Of course The Beatles feature on this list. I chose this LP above some of their other groundbreaking albums (particularly the studio-bound later records) for two reasons. Firstly, the suite of sings which takes up most of side two of the record. Secondly, it features two of George Harrison’s best songs, Something & Here Comes The Sun.
Close contenders: ‘Sgt Pepper’s Lonely Hearts Club Band’ (1967) by The Beatles & ‘Pet Sounds’ (1966) by The Beach Boys
Blur – The Great Escape (1995)
Blur were always more than just a Britpop band. Their music had an air of adventure & experimentalism that simply wasn’t present in the work of their contemporaries. This album shows how observational pop songs could still have a grungy & left field edge to them. As well as this, guitarist Graham Coxon has left his mark on my approach to creating parts in a band with only one guitar player (and no keyboards for the most part) that go beyond the obvious but still fit the tunes perfectly.
Close contenders: Blur’s preceding album ‘Parklife’ (1994) & ‘Return to the Last Chance Saloon’ (1998) by The Bluetones
Deep Purple – Machine Head (1972)
This album’s most famous song (Smoke On The Water) tells the story of its own creation. It is also my least favourite track on this LP, most likely due to over-saturation (are you allowed to play it in guitar shops yet?) bit there’s riffs & solos aplenty on this gem. Guitarist Ritchie Blackmore undoubtedly influenced my early soloing style. I loved how his tone was almost clean, unlike every guitar player who followed in his wake. His single-note slide playing has also had on effect on the melodic approach I try to employ in my lap steel playing.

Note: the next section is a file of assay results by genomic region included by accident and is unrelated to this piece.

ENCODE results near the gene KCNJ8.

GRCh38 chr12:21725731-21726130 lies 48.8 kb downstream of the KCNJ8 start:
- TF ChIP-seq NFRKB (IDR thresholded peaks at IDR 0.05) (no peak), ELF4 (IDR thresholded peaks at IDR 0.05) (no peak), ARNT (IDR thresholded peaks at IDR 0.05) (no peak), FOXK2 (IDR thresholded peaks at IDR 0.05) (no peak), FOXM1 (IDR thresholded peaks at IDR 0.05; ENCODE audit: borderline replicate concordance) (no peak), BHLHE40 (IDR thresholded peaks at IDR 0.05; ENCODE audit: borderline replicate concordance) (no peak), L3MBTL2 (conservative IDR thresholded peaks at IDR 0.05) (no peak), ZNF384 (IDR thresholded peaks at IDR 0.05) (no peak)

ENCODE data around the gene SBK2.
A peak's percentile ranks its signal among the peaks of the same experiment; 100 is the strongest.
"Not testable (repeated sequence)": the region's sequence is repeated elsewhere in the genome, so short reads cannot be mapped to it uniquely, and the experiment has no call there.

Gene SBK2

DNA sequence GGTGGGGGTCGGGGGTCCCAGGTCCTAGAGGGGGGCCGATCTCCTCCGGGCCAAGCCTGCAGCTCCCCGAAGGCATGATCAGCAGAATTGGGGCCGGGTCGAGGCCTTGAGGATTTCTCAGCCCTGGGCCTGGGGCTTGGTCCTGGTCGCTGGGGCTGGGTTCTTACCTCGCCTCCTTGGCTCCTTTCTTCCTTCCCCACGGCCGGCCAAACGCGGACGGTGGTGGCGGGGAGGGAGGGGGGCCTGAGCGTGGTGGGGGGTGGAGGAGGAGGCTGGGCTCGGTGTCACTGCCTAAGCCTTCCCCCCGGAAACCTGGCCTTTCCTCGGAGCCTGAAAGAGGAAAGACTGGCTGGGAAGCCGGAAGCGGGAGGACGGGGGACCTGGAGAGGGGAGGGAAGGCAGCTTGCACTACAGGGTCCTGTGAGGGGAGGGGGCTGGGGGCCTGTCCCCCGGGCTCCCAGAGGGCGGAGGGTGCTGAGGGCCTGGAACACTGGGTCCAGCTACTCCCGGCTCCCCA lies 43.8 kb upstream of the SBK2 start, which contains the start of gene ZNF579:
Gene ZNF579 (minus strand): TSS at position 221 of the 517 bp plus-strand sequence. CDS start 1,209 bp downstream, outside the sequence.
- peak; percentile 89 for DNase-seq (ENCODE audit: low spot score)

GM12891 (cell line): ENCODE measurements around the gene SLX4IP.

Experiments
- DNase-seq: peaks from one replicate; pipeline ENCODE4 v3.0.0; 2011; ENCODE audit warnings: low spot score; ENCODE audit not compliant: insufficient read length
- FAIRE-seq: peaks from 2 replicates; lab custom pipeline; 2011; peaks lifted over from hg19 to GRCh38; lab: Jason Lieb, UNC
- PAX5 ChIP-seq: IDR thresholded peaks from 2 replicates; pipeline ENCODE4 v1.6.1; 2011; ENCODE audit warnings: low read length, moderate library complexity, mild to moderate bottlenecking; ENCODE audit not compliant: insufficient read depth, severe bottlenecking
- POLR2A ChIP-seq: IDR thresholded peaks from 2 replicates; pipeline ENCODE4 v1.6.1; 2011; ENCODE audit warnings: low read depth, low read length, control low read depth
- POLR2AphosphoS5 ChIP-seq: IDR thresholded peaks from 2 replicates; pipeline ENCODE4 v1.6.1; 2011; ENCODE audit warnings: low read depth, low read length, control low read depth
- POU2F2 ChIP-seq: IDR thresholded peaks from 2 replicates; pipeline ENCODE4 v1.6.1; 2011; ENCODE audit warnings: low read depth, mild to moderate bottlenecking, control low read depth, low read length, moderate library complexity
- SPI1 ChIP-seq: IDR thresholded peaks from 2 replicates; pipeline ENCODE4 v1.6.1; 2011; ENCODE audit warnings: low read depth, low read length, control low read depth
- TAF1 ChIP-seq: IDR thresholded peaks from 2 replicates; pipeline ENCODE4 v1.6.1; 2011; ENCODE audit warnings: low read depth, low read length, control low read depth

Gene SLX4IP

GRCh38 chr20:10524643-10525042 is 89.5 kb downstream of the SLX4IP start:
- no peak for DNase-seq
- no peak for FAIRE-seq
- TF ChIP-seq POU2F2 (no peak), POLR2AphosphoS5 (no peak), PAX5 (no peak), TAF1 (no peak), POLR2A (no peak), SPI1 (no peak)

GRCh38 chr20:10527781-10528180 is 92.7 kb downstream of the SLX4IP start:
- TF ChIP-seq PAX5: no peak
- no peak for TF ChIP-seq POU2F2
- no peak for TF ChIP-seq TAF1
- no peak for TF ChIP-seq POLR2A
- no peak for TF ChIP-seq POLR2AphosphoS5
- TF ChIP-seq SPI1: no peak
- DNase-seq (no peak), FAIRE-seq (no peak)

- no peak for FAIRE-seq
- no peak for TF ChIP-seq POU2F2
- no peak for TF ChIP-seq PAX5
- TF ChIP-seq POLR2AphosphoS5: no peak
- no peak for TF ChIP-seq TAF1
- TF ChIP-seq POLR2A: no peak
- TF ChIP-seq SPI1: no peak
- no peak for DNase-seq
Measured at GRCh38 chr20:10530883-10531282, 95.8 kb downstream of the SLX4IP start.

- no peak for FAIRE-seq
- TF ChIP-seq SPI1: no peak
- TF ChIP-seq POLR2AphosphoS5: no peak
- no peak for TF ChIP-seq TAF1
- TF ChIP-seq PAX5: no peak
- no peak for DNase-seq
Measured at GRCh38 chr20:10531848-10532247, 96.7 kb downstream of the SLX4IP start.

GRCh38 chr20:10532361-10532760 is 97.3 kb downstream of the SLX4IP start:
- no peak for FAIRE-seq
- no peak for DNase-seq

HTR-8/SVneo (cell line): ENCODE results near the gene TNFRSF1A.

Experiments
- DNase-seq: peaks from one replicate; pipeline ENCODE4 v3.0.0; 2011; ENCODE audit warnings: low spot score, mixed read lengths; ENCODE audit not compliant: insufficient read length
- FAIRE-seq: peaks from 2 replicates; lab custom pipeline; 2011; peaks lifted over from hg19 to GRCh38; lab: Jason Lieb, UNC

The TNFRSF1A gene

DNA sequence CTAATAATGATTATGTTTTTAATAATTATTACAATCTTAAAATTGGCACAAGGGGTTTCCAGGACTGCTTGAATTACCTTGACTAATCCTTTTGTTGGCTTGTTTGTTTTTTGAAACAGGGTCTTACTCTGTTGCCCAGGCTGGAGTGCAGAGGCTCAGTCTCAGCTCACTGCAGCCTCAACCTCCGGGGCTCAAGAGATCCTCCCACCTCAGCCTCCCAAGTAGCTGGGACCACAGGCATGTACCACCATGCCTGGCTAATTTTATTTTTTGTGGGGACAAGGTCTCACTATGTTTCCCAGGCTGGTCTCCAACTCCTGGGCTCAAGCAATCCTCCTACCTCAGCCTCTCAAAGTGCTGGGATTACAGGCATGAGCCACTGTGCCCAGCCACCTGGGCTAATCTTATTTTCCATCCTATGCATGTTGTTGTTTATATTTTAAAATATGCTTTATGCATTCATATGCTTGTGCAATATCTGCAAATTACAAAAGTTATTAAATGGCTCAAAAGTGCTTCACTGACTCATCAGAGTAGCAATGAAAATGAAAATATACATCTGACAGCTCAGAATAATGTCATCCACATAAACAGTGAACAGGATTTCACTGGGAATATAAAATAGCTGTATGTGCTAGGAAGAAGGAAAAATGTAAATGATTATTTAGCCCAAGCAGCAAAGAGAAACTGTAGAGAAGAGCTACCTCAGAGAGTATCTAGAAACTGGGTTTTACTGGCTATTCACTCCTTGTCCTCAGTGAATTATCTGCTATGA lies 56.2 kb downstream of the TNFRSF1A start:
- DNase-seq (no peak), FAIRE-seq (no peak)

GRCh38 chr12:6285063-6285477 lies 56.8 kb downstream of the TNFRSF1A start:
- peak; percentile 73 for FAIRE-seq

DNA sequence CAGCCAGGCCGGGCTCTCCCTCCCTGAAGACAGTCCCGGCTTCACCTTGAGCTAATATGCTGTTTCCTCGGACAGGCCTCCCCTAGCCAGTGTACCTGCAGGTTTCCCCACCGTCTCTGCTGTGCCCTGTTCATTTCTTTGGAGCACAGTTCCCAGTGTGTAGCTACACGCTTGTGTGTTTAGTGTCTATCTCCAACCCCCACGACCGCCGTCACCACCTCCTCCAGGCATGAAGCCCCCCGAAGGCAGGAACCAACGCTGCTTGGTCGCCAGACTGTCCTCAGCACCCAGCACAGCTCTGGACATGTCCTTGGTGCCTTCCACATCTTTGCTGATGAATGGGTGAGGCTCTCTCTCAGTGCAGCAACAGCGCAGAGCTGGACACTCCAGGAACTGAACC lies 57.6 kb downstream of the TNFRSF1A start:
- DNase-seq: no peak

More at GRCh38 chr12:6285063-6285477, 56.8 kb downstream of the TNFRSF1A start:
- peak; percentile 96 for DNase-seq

Close contenders: Aerosmith‘s ‘Toys in the Attic’ (1975) & ‘Back in Black’ (1980) by AC/DC
Gomez – Liquid Skin (1999)
Their debut album Bring It On won Gomez that year’s Mercury Music Award. This was their follow up, released the following year. Both albums are of a similar vein (coming so close together). I chose this one because I think I ever so slightly prefer the songs on this one. Alternative, inventive, experimental, but still melodic. And like the Moody Blues and The Beatles, this group had several leas singers and performed some sublime vocal harmonies.
Close contenders: ‘Bring It On’ (1998) by Gomez & ‘K’ (1996) by Kula Shaker
Sam & Dave – The Best of Sam & Dave (1969)
Classic soul tunes from the legendary Stax Records label. As great as Sam & Dave were as singers and performers, it’s the backing band which brings me back to this record time and time again. The Stax House band were Brooker T & The MGs, featuring Steve Cropper on guitar. Every song is an masterclass in creating parts which serve the song. Many of my own chops come directly from Cropper, especially his use of sliding sixths in his lead playing & fills. Check this record out – in fact, check out any album released by Stax in the sixties and early seventies.
Close contender: OtisRedding’s posthumous greatest hits ‘The Dock of the Bay – The Definitive Collection’ (1987) is another great example from Stax Records and features more amazing arrangements by Brooker T & The MGs
Led Zeppelin – Led ZeppelinI (1968)
Any Zep album could have ended up on this list, particularly their first four eponymous LPs (known as I, II, III & IV). But their debut record, recorded in just three days, was one I kept coming back to again and again as a teenager. The group were part of a wave of British acts turning the blues on it’s head, alongside the likes of Jimi Hendrix and Cream. But unlike, Led Zeppelin felt more like a meeting of equally talented musicians, and (no offence to Hendrix or Jack Bruce) they certainly had the best singer in the then-unknown Robert Plant. Powerful, beautiful, but ultimately, accessible got a fledgling guitarist.